While most of the code inside of our favorite apps is back-end and under-the-hood sort of stuff, even the most finely-tuned app won't get far in the Play Store listings without a good user interface and feature set. Third-party Gmail clients and other apps that interface with Gmail are no different. In the past, developers whose apps interfaced with Gmail had to either program manual workarounds for certain user-facing features or leave them out altogether. While the list is still far from exhaustive, Google has rolled out an update to the Gmail API that adds a host of new developer access endpoints for user-facing and user-controlled features, allowing developers to integrate these features into their apps quickly and painlessly. The updated API will also allow network and system admins whose users are on Gmail to exert a new degree of control over certain inbox features that have historically been left up to the user.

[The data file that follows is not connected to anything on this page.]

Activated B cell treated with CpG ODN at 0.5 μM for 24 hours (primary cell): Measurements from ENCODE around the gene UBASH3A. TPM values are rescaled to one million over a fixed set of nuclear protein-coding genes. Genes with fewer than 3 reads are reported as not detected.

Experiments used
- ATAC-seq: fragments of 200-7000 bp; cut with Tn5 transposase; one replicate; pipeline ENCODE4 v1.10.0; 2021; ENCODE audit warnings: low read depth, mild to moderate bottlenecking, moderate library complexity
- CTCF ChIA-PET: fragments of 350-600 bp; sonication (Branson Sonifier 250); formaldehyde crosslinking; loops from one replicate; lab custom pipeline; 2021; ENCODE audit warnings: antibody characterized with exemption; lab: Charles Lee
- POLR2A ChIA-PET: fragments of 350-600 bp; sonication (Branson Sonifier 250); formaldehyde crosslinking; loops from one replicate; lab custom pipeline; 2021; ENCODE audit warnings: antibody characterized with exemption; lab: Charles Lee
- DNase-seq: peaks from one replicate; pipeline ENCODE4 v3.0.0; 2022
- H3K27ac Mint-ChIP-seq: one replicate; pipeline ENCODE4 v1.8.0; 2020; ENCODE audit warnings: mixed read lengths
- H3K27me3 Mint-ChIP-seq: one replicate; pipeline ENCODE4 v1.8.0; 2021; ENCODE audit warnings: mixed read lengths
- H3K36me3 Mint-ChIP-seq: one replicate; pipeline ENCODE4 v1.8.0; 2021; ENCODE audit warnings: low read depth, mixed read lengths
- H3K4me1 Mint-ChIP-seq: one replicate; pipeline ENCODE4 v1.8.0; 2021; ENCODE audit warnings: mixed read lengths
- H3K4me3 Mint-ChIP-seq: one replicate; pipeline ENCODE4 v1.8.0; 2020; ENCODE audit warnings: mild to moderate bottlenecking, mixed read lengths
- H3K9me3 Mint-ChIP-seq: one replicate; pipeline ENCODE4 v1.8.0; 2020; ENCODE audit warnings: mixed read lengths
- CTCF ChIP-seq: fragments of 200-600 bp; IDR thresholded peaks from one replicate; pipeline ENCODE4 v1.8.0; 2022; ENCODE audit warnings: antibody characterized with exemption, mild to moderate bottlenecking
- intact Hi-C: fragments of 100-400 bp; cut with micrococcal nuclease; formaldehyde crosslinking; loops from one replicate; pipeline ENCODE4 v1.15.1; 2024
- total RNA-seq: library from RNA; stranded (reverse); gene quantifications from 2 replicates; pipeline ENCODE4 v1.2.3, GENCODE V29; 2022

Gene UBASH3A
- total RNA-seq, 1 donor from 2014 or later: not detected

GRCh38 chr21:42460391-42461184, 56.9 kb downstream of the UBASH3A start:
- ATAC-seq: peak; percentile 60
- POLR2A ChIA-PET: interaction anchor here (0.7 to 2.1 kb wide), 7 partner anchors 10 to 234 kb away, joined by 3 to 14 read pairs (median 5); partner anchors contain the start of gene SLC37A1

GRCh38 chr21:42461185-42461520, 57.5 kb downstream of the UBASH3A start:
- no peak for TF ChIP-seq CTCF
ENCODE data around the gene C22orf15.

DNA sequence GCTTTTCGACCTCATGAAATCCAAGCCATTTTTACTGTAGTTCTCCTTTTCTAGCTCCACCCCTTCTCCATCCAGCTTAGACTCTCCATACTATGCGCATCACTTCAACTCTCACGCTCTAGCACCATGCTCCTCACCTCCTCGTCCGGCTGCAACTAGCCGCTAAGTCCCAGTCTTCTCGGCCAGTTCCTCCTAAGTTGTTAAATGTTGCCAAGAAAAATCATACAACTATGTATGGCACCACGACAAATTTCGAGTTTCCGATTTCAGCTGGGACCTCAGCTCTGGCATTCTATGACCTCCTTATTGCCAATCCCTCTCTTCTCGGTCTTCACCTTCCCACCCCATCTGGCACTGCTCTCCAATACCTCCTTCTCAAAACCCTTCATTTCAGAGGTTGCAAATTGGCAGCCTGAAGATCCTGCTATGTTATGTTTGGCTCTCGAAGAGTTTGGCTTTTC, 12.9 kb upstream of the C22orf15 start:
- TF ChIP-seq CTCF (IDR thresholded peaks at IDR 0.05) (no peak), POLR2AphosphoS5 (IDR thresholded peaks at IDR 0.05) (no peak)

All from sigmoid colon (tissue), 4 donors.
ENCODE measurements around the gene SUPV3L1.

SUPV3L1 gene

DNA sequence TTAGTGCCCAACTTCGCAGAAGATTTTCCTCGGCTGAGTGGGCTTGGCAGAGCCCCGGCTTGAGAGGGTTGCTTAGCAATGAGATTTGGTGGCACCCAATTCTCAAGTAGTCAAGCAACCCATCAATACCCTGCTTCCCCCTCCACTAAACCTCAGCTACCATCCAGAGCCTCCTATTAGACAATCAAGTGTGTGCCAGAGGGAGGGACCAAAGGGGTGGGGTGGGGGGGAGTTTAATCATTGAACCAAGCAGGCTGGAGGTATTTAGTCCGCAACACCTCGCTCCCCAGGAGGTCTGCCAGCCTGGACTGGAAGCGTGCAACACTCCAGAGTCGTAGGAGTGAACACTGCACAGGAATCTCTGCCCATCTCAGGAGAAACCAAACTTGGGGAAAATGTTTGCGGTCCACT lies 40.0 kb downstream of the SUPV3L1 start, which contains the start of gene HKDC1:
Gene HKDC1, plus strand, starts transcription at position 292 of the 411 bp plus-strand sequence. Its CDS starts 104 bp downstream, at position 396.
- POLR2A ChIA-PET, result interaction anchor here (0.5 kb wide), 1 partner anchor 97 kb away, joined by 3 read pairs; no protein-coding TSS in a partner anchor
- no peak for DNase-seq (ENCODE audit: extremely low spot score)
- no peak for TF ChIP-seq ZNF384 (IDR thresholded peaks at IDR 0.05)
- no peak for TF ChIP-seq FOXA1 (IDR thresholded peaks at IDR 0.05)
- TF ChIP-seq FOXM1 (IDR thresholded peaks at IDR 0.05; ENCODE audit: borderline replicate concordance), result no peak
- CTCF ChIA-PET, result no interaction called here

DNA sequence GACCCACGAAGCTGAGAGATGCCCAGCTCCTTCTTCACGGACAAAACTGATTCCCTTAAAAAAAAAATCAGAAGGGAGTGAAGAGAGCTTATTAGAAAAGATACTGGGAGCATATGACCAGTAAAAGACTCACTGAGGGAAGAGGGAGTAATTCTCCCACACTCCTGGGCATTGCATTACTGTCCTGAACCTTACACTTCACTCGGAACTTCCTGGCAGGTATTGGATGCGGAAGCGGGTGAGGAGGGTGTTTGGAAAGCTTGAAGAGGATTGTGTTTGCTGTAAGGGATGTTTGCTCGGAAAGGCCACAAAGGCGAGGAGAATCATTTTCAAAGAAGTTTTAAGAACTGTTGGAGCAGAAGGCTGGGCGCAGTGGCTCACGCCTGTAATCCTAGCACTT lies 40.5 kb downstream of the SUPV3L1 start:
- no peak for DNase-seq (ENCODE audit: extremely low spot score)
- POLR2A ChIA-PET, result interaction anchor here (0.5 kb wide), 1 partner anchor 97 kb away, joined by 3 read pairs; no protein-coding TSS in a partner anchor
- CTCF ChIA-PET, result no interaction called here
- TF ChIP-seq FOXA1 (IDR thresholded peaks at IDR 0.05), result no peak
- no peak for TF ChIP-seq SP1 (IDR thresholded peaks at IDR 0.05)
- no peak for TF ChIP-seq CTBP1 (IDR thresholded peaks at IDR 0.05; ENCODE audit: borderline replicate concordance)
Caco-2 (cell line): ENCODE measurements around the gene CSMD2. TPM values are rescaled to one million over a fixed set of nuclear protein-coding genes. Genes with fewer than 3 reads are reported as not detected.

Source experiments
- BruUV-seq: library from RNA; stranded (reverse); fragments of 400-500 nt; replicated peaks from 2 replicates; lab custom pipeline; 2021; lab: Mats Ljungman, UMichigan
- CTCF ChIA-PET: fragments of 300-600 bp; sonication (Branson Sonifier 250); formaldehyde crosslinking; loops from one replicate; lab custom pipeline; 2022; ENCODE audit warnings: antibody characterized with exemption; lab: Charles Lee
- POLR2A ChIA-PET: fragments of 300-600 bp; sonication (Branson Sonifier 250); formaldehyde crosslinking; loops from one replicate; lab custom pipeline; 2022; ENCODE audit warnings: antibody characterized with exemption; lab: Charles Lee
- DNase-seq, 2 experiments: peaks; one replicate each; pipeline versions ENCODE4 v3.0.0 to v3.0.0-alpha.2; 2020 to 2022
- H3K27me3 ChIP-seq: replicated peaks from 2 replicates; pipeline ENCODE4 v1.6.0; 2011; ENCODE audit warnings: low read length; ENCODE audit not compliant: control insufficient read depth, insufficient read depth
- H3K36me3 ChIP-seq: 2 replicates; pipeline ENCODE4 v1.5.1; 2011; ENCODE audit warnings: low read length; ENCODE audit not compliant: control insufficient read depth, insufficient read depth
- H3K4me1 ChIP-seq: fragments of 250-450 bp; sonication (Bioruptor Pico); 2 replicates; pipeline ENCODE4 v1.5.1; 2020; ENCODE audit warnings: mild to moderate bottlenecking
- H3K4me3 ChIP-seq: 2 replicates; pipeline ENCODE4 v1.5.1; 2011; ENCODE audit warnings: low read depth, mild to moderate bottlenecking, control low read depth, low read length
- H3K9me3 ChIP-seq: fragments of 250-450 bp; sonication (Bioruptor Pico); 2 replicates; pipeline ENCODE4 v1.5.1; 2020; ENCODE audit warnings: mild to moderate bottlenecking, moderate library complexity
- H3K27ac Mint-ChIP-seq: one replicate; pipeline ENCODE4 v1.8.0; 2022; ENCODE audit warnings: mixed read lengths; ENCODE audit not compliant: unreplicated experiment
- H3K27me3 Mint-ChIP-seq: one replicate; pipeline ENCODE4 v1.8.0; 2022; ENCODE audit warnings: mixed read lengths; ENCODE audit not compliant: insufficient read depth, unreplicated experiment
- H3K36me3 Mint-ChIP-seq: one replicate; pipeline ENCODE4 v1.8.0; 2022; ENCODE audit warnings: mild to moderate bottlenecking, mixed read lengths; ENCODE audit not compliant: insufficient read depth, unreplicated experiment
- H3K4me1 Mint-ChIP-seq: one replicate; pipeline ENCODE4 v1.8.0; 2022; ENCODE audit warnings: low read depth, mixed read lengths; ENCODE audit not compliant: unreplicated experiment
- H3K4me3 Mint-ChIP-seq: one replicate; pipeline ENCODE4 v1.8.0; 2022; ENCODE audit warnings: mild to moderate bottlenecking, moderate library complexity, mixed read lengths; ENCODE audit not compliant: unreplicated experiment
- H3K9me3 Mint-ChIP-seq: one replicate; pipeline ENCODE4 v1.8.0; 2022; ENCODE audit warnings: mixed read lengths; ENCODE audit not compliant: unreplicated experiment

The new set of endpoints includes access to setting up filters, forwarding functions like forwarding address and auto-forwarding, access to user signatures and vacation responders, and send-as aliases. New POP and IMAP controls at the backend are also on board, and have been integrated into all of these endpoints. Developers and admins will be able to take on completely new functions, such as configuring a new send-as alias that can send mail from an outside service or internal corporate email, using HTML functions and formatting in vacation responders, and even tweaking user settings on their network on an individual account level without any input from the user.
With all of these features accessible to developers, they can be integrated into third-party apps to allow a new degree of control for users who have shied away from the official Gmail app. For system and network admins, control over all of these functions will allow for more uniformity in user operations and, with any luck, less questions from end users on the network. All of the new features and endpoints should already be live in the latest update to the API, but are only available to highly privileged users who have full-domain authority, for now. While this could mean giving lower admins more permissions than they need or passing some tasks further up the ladder for now, it's a necessary evil, since the new features have yet to undergo heavy testing outside of Google's own stress and bug tests.